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Harvey Mudd CompSci Majors are 55% Female

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Replies to: Harvey Mudd CompSci Majors are 55% Female

  • hebegebehebegebe 2647 replies37 discussionsRegistered User Posts: 2,684 Senior Member
    And conservatives and right-wingers everywhere wept. How dare those women!
    Well that was a dysfunctional statement @AgentXJP, in more ways than one.
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  • LKnomadLKnomad 1247 replies8 discussionsRegistered User Posts: 1,255 Senior Member
    @Coloradomama Using Swarthmore's data pulled from the NSF, since they have no stake in the results. They analyze the top undergrad PhD producers in STEM and other areas. If you scroll down the pages you will see PDFs of undergrad to PhD success rates for numerous disciplines. This is done by percentage. Harvey Mudd comes out at the top, well #2. So you are waaaaaay off. Look closely at the actual schools that send people on to succeed at PhDs and you may be surprised.

    http://www.swarthmore.edu/institutional-research/doctorates-awarded

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  • dustypigdustypig 910 replies17 discussionsRegistered User Posts: 927 Member
    May I suggest good perfume and knowledge of the meeting content and goals both? A solid technical grasp and a sense of humor so you can roll with sexual inuendo? A balancing hobby like YOGA and impecable standards, as sleeping to the top may not work anymore?! And a public speaking class to avoid a whining female voice?

    Are you freaking KIDDING ME???? This is the most rampant sexist BS I have read in a LONG time. I sincerely hope you are NOT teaching your children this attitude. Are you really suggesting that, unlike for men, it's not enough for women to be smart and competent and experienced -- that they also have to wear "good perfume" and take yoga classes? So basically, it's a woman's job to make herself attractive to men in order to succeed in her career? And I find your comment about "sleeping to the top" to be incredibly offensive.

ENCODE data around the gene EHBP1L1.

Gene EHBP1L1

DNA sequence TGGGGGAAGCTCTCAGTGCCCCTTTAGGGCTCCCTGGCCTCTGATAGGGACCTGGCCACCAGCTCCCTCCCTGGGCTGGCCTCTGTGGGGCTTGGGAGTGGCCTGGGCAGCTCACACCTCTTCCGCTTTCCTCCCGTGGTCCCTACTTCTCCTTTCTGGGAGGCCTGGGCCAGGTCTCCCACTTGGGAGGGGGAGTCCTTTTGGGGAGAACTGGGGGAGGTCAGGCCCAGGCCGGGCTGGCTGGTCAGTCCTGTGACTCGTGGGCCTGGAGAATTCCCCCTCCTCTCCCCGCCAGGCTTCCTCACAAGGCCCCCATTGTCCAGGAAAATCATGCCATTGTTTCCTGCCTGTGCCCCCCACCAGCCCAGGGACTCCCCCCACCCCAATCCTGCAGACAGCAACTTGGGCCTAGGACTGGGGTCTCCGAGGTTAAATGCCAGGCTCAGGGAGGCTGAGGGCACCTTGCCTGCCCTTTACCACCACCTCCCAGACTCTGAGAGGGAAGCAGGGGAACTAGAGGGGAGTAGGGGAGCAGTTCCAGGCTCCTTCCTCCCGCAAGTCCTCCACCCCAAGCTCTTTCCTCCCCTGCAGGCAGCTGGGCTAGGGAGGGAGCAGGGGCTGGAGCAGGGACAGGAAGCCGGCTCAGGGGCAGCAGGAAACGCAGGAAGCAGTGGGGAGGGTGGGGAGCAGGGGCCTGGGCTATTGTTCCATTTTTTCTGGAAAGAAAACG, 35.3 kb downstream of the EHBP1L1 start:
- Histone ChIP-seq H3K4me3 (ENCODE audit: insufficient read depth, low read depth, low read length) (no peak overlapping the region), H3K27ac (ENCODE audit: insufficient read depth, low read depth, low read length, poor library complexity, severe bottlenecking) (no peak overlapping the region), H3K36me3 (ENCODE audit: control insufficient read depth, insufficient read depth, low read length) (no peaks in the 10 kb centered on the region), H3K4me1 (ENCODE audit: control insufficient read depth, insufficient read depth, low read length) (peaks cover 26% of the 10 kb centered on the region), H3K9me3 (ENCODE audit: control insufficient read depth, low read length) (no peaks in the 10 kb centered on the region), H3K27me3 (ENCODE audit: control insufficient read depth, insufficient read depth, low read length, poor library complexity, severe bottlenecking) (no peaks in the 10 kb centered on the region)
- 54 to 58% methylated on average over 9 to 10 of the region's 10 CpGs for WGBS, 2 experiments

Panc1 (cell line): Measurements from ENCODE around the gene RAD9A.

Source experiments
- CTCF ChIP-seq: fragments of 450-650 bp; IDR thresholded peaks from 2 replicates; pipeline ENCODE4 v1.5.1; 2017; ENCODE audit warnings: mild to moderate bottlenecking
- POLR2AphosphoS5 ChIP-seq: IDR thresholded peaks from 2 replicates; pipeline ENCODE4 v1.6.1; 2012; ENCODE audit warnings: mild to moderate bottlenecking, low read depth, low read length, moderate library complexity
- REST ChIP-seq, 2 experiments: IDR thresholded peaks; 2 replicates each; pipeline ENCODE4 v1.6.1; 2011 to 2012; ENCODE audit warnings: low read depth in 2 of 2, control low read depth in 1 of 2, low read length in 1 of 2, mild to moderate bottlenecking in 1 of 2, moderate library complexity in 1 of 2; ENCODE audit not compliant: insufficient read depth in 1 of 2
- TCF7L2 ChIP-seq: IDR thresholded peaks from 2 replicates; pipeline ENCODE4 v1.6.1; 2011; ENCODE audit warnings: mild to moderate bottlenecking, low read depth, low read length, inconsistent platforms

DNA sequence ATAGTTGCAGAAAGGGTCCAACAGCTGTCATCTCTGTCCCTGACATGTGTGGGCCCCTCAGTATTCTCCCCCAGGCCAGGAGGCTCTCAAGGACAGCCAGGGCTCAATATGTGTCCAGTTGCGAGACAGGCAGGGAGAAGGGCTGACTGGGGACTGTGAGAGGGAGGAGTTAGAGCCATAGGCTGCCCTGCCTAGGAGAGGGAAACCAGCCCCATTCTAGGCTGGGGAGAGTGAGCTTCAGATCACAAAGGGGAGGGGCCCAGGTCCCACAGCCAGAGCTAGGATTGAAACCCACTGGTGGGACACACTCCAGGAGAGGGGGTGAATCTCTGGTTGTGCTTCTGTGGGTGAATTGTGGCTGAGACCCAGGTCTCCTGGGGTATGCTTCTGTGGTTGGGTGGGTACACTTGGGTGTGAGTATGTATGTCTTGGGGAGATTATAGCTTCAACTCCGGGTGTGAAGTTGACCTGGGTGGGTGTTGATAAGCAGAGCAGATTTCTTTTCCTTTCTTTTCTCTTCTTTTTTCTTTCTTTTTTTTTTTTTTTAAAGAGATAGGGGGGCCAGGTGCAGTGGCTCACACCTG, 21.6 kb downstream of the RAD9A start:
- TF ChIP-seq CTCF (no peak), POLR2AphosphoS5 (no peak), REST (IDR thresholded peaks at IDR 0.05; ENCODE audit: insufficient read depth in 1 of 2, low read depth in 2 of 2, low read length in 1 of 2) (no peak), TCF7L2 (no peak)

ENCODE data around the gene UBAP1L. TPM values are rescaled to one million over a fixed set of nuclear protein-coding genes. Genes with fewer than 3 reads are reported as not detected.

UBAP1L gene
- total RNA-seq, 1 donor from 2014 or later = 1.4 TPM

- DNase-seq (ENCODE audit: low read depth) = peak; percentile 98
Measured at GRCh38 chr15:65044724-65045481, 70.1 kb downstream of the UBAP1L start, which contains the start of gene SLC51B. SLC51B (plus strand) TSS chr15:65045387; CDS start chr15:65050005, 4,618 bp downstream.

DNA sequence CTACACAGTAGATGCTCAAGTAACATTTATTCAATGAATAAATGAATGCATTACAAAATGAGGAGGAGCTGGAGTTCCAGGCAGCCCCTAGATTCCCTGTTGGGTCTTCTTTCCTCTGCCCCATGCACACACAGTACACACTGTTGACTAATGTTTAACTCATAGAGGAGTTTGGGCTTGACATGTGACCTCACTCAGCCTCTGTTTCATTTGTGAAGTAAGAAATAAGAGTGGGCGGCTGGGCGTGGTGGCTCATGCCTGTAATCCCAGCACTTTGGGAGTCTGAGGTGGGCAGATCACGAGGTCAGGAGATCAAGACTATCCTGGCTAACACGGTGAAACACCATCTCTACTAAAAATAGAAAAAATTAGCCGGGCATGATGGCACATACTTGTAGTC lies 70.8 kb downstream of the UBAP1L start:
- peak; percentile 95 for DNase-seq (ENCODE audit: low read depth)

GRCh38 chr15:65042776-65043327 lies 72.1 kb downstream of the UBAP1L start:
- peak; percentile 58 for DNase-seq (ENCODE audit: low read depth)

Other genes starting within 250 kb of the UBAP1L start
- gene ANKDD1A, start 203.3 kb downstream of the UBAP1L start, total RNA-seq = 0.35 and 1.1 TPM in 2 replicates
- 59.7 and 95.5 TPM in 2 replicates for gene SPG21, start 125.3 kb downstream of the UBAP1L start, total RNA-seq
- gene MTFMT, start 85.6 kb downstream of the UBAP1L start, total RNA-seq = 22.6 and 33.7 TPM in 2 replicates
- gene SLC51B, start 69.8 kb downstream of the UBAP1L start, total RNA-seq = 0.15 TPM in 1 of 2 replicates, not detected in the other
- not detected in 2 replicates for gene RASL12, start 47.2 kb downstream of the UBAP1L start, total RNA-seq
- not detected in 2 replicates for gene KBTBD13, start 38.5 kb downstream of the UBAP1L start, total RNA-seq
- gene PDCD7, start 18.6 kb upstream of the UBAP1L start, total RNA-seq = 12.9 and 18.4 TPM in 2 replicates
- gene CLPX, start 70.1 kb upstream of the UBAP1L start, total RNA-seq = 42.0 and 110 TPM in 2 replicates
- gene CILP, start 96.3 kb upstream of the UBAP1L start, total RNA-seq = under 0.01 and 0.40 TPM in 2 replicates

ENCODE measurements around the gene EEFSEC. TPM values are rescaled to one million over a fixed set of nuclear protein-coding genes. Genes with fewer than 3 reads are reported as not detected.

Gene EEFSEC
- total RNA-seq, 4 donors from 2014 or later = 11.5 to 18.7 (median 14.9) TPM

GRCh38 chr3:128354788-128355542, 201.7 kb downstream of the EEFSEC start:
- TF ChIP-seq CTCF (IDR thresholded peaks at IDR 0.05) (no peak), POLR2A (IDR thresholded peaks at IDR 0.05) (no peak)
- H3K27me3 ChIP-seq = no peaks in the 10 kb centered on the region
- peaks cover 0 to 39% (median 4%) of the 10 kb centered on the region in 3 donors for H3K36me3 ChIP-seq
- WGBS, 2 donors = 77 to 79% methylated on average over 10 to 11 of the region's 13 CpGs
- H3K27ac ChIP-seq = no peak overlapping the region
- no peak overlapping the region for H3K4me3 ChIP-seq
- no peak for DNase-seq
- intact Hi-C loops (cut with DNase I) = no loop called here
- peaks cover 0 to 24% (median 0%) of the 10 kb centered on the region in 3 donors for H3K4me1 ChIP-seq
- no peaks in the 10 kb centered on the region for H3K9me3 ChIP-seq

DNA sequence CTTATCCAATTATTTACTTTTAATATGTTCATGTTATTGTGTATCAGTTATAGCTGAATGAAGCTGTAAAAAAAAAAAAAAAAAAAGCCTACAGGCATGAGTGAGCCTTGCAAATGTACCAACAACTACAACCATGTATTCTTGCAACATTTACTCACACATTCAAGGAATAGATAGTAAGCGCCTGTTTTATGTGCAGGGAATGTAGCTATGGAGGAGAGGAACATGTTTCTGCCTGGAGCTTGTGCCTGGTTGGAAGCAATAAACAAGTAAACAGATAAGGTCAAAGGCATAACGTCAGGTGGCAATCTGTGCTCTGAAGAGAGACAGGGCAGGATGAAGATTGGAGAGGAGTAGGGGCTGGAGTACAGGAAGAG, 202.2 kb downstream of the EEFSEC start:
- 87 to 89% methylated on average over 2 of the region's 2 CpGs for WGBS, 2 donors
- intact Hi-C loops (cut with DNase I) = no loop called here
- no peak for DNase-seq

Back to the topic under discussion -- I have a daughter who is very strong in math, and at one point I thought she might go into CS. I signed her up for some summer programming camps, where she felt "meh" about the subject matter, made a few good friends among the other girls, and pretty much universally disliked the boys. A lot of the boys were pretty socially clueless (hey, maybe they should take classes in how to talk to girls!) and a lot of them suffered from the problem mentioned in the article, where they were so eager to talk about what they knew that they came across as show-offs to the other students. I have a lot of sympathy with kids like that, so I don't happen to think that they're the problem here (in fact I think it's good that they have a field to go into where their lack of social aptitude isn't a career-killer; my older brother has Asperger's and it has seriously limited his career advancement). But it does mean that teenage girls aren't likely to want to major in something where they don't really like most of the other students in their classes.